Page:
Floodwaters changed the plan. Shortly after it was seeded in the fall of 2015, the Cedar River rose over its riverbanks and washed away the seed. Rather than reseed, Mitchell County Conservation decided to plant about 2,000 live plants. With this quantity of plants, students from St. Ansgar Schools put into practice the idea “many hands make light work” and literally dug in as part of a hands-on lesson about environmental stewardship.  Small teams of three students covered 10-foot sections along the river, each planting about 60 potted plants in May 2017.  The 39 species included a mix of sedges, grasses and flowers blooming throughout the growing season to support pollinators while also anchoring the soil. Now the children will be able to visit this park and know that their hard work helped water quality and wildlife! No wonder, this project was awarded as the 2017 Trees Forever Youth Volunteer Group!

 


 

 

Creating a Healthy Buffer by Diversifying

 

In a word, “sustainability” is what the Prescotts do; so it only makes sense that they would plant a buffer with a diverse variety of species to help ensure a more sustainable future for their woodland!

 

Linda and Patrick Prescott own and operate Prescott’s Farm, a 34-acre farm near Norris, Illinois, in rural Fulton County.  Through sustainable farming practices, they raise more than 50 varieties of vegetables, fruits and herbs, as well as provide chicken and duck eggs, and local honey. They sell their goodies through a CSA (community supported agriculture, where consumers buy directly from the farmer) and at the local farmer’s market in Canton. 

 

In 2004 and 2012, they applied to the Illinois Buffer Partnership to diversify and enhance the riparian buffer along the creek at the back of their farm.  When they began their project, the buffer only had five different species of trees in it.  A diverse mix of trees improves the overall health of a forest and is the best way to ensure resiliency when faced with threats such as the emerald ash borer or whatever the next major disease or pest threat might be.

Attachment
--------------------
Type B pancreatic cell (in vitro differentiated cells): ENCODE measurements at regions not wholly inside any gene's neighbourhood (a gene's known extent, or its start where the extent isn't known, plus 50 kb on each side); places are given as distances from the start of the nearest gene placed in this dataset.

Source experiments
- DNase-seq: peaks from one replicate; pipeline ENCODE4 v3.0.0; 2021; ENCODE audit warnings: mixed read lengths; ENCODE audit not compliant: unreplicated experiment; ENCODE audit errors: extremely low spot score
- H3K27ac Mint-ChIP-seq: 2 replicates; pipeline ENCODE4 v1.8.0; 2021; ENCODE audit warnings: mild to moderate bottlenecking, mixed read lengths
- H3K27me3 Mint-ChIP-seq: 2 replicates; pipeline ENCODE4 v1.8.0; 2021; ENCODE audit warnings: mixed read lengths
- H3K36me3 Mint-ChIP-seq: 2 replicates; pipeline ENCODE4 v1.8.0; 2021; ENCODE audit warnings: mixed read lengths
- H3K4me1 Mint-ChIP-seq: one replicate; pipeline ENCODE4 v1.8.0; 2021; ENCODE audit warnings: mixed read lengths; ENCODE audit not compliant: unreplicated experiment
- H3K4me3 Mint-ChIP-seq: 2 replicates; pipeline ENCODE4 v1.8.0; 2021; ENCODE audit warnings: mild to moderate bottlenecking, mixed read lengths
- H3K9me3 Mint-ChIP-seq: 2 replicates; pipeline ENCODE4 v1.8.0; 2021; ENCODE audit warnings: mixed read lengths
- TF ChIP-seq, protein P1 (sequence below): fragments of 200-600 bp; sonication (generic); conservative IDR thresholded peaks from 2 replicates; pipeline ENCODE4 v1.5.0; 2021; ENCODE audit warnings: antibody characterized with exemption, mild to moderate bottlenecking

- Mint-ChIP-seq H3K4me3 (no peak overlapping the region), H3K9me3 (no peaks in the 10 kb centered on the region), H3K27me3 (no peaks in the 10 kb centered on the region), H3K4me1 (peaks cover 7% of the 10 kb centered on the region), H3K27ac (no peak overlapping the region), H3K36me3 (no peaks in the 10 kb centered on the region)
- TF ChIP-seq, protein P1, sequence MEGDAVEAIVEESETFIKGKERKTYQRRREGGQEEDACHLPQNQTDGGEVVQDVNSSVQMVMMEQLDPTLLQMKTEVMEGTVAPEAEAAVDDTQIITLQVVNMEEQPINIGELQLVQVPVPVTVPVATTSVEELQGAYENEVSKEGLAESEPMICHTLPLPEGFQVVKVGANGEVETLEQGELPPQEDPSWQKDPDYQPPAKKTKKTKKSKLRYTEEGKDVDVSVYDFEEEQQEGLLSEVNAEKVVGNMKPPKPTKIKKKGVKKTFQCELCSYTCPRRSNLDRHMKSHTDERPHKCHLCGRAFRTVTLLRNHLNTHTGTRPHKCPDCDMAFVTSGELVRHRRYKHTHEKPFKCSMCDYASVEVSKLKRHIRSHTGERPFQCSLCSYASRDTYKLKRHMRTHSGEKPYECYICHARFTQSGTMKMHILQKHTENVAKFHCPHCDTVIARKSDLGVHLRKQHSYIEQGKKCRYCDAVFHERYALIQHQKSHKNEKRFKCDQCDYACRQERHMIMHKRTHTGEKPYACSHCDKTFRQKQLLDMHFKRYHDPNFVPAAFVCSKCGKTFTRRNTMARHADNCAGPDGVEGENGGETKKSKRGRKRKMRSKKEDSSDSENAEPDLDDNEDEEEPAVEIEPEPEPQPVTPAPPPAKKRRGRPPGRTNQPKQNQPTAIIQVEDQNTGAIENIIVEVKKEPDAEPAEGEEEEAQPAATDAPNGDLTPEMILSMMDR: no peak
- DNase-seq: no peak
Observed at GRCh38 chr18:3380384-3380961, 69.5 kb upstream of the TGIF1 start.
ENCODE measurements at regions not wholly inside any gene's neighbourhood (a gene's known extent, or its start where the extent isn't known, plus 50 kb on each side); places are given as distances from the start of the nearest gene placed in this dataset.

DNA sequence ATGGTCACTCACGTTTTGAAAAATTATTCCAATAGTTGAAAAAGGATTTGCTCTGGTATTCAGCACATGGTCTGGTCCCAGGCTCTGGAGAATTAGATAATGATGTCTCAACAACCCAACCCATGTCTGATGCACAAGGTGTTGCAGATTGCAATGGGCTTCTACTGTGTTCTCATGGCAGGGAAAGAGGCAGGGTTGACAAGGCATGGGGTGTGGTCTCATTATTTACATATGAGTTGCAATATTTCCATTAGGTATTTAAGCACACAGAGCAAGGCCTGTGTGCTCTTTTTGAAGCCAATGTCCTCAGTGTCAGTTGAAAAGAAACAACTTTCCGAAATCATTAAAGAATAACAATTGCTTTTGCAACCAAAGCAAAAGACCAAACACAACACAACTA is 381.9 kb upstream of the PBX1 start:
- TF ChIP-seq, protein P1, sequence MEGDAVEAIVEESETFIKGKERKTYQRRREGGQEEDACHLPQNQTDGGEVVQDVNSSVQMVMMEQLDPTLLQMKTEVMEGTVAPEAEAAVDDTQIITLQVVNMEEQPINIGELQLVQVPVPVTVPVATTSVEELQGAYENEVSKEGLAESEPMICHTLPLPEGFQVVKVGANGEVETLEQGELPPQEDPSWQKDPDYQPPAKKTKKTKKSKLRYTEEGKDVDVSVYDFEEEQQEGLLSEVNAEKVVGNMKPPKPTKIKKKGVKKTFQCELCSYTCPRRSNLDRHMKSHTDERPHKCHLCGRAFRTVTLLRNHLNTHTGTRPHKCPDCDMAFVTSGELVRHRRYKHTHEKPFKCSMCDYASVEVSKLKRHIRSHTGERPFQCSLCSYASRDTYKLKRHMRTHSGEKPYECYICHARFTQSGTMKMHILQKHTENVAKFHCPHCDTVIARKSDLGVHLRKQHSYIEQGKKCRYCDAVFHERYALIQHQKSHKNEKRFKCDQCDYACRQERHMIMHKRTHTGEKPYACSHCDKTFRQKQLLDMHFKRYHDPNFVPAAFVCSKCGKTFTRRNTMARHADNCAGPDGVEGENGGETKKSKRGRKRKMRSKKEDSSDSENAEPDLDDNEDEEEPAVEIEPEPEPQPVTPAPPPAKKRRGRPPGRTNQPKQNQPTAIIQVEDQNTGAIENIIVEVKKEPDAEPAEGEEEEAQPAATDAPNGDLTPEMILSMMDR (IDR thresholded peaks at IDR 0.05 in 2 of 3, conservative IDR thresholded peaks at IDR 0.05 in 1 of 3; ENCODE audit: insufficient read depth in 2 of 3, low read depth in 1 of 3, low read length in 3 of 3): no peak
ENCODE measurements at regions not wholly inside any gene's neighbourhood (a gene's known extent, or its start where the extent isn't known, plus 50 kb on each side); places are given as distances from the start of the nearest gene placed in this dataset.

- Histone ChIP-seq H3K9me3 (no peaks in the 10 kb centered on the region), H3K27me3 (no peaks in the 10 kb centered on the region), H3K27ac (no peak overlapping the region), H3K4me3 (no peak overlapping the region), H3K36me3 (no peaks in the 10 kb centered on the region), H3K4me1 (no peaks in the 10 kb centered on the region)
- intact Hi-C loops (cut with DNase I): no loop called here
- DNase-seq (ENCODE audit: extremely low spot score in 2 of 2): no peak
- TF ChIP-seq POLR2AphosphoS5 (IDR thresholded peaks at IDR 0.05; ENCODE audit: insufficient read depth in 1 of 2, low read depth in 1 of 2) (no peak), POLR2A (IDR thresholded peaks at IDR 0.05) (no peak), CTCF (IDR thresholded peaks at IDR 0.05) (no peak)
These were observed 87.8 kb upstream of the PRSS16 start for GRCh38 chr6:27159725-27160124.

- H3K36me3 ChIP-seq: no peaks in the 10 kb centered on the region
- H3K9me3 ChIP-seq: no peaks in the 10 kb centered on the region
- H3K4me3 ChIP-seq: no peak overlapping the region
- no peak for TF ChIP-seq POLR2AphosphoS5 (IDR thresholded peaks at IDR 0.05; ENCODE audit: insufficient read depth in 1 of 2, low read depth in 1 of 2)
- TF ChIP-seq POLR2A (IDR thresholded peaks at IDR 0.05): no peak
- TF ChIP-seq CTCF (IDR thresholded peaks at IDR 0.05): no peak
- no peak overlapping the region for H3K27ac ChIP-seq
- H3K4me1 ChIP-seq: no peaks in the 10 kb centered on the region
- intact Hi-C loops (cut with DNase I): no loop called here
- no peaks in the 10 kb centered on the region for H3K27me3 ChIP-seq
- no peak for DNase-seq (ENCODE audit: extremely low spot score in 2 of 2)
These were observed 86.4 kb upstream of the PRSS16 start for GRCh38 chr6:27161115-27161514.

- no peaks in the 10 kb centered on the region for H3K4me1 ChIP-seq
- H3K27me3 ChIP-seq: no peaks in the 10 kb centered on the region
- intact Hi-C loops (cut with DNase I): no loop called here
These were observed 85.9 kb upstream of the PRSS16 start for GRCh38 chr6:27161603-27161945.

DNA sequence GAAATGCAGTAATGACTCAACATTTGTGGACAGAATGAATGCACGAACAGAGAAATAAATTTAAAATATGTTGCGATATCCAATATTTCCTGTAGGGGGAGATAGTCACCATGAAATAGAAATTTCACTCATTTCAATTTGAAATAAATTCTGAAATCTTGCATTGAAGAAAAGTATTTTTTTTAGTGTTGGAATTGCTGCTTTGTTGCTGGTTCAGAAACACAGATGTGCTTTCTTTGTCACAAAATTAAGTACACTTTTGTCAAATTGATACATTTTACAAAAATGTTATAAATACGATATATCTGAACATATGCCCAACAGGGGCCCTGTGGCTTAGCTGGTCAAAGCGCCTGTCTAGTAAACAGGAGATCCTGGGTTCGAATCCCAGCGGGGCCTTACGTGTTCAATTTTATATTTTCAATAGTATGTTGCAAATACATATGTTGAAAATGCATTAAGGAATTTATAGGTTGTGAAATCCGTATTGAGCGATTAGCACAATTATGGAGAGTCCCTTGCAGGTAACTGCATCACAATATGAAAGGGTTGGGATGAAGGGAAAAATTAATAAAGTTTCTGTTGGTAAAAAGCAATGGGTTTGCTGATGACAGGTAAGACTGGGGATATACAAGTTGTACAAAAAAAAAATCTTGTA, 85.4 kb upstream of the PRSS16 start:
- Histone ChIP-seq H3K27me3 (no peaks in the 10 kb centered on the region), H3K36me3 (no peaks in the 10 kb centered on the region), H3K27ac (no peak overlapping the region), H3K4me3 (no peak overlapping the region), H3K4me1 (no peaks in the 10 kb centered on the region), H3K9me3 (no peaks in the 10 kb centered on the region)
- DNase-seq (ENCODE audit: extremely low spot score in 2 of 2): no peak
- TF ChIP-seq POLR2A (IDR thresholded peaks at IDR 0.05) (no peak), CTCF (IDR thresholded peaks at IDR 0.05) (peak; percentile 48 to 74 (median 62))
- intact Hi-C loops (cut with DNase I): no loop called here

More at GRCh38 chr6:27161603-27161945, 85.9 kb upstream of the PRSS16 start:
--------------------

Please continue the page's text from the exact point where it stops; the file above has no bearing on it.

In an effort to diversify, the Prescotts planted more the 40 species of native trees, shrubs and wildflowers.  Unfortunately, there was a drought both years they planted, and quite a few species died.  Linda says that knowing what she does now, she would’ve planted fewer larger trees and shrubs, instead of seedlings, fenced them for protection against the deer and rabbits, and looked at the long-term weather patterns. 

 

In the spring of 2017, they planted an 18-acre field into pollinator habitat.  She is planning to plant flowering shrubs along the field edge to provide additional nectar and pollen for her 4 beehives.

 


 

 

Restoring the Prairie

 

The restoration of the Bayles Lake Homeowner’s Association Prairie, locally known as Cardinal Prairie, began in 2014.  The 8-acre property, on the southwest corner of Bayles Lake, was originally slated to become a subdivision known as Prairie Docks. The subdivision never transpired and with all of the naturally occurring prairie dock, Rod Cardinal wanted to restore the prairie.  With the support of the Board of Directors and assistance of Trees Forever’s Pollinator Habitat Conservation program, the local Pheasants Forever chapter, and many others, the restoration began.